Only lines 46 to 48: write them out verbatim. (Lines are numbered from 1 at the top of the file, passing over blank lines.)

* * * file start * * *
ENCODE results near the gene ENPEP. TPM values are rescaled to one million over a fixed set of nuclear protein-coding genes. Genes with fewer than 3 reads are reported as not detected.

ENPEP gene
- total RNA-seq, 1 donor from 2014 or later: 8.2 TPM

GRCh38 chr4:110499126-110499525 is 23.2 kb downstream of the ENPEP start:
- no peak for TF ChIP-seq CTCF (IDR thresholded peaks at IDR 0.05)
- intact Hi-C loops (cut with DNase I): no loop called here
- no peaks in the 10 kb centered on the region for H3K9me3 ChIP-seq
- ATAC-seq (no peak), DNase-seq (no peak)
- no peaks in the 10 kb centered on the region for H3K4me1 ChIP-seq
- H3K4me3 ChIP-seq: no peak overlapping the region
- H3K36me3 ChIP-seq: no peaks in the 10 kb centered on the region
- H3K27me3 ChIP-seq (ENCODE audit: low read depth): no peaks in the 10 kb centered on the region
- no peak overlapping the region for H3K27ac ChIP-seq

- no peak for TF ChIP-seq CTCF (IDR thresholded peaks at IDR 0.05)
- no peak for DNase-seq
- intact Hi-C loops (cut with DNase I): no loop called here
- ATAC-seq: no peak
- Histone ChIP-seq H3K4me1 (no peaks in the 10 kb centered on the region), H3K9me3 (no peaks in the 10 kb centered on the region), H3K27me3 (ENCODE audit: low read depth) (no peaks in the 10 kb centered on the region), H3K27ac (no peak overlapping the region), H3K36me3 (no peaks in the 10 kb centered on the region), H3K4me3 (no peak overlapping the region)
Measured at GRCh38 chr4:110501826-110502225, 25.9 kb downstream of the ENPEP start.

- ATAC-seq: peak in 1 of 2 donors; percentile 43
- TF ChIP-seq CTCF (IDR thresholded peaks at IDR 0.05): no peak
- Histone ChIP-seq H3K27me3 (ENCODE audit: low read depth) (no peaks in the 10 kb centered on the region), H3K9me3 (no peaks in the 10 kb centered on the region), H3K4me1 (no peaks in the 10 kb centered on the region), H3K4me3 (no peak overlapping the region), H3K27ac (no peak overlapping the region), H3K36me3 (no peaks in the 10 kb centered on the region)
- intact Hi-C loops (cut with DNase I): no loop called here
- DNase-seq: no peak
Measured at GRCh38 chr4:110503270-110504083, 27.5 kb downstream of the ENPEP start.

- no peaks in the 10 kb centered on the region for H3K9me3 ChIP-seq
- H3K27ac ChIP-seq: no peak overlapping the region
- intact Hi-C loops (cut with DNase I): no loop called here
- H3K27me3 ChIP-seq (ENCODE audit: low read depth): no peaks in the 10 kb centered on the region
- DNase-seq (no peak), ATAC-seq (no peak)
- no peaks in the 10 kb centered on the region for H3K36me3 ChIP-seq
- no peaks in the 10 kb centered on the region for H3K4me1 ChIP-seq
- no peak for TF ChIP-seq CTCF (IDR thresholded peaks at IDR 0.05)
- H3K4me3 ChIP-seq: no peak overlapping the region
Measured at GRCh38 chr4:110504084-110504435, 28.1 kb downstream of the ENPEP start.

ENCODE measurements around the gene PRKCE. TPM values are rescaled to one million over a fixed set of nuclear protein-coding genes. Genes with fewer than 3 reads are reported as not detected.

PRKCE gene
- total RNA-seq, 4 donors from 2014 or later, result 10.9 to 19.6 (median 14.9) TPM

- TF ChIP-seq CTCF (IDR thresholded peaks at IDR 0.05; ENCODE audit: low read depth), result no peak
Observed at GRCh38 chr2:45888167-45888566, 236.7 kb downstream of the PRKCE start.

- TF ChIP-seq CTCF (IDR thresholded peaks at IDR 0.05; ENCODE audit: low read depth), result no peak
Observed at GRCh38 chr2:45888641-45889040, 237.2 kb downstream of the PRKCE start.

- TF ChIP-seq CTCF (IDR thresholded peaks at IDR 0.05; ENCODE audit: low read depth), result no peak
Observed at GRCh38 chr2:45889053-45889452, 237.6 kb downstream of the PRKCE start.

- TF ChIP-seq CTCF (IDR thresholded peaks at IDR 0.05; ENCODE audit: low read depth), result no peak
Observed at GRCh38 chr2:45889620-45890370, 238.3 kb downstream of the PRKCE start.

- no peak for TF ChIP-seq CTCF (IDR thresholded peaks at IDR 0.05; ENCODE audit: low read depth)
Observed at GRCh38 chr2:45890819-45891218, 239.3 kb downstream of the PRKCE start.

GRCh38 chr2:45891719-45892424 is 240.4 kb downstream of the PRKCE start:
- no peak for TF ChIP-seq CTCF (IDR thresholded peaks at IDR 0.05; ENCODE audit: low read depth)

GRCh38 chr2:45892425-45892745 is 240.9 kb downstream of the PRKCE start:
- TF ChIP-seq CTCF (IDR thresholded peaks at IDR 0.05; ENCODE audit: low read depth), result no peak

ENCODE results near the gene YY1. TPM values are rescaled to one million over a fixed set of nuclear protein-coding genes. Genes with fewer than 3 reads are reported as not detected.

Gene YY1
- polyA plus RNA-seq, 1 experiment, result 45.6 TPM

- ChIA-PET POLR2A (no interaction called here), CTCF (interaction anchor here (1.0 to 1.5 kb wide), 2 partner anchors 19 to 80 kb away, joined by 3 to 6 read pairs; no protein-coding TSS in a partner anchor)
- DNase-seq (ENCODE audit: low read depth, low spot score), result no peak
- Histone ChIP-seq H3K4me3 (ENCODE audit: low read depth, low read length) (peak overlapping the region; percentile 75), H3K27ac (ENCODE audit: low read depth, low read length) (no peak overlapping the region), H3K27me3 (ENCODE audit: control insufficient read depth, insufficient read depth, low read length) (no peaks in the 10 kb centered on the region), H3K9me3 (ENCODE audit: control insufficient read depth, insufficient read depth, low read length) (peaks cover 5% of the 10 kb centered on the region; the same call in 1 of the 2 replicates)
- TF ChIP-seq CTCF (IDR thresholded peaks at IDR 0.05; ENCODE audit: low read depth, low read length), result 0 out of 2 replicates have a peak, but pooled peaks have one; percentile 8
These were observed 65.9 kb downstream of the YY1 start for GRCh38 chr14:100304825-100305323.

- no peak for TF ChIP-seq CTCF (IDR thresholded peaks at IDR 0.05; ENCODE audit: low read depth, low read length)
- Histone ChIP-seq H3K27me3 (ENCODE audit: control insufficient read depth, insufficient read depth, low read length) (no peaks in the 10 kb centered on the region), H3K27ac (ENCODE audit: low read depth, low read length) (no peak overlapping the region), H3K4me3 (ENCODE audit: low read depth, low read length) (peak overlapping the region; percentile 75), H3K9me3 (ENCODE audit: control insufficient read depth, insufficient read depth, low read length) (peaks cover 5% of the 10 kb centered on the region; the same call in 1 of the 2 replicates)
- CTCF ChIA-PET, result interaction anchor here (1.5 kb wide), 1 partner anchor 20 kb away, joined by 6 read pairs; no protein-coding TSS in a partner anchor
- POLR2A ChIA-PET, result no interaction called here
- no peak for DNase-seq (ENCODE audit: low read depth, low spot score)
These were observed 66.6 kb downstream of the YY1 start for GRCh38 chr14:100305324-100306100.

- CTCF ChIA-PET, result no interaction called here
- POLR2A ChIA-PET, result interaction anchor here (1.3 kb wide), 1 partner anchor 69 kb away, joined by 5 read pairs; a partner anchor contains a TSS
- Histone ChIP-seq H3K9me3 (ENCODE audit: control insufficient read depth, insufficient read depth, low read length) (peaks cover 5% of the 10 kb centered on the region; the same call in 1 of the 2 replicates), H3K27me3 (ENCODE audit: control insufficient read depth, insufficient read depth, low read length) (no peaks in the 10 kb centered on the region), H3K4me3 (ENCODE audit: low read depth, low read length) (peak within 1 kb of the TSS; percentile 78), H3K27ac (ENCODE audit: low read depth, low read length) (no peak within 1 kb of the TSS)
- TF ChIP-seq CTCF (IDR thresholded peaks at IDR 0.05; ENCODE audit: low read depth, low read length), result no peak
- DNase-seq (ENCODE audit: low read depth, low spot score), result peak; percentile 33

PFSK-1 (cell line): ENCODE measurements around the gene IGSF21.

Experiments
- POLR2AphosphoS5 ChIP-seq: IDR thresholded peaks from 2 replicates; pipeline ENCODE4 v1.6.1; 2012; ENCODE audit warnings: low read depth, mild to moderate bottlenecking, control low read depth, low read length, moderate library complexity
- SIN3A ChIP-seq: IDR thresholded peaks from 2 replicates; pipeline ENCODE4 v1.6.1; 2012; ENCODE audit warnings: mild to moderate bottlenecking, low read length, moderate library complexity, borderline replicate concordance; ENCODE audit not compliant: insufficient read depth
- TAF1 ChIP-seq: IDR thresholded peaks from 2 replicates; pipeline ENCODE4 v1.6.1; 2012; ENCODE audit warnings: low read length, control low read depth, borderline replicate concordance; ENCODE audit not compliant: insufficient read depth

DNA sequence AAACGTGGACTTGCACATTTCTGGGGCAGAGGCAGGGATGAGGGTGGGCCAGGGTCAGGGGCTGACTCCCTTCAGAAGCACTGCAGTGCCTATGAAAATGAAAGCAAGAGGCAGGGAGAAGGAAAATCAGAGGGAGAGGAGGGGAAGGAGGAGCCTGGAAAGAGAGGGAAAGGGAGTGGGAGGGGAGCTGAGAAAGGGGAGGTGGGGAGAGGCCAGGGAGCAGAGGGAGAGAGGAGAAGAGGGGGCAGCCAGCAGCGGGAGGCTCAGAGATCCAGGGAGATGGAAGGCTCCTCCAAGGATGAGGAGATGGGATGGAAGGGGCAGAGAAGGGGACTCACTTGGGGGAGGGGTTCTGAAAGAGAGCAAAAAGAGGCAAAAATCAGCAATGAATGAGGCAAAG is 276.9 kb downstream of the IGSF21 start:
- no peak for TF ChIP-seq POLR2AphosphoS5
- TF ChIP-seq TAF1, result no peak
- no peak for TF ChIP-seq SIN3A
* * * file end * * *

Observed at GRCh38 chr2:45889620-45890370, 238.3 kb downstream of the PRKCE start.

- no peak for TF ChIP-seq CTCF (IDR thresholded peaks at IDR 0.05; ENCODE audit: low read depth)
Observed at GRCh38 chr2:45890819-45891218, 239.3 kb downstream of the PRKCE start.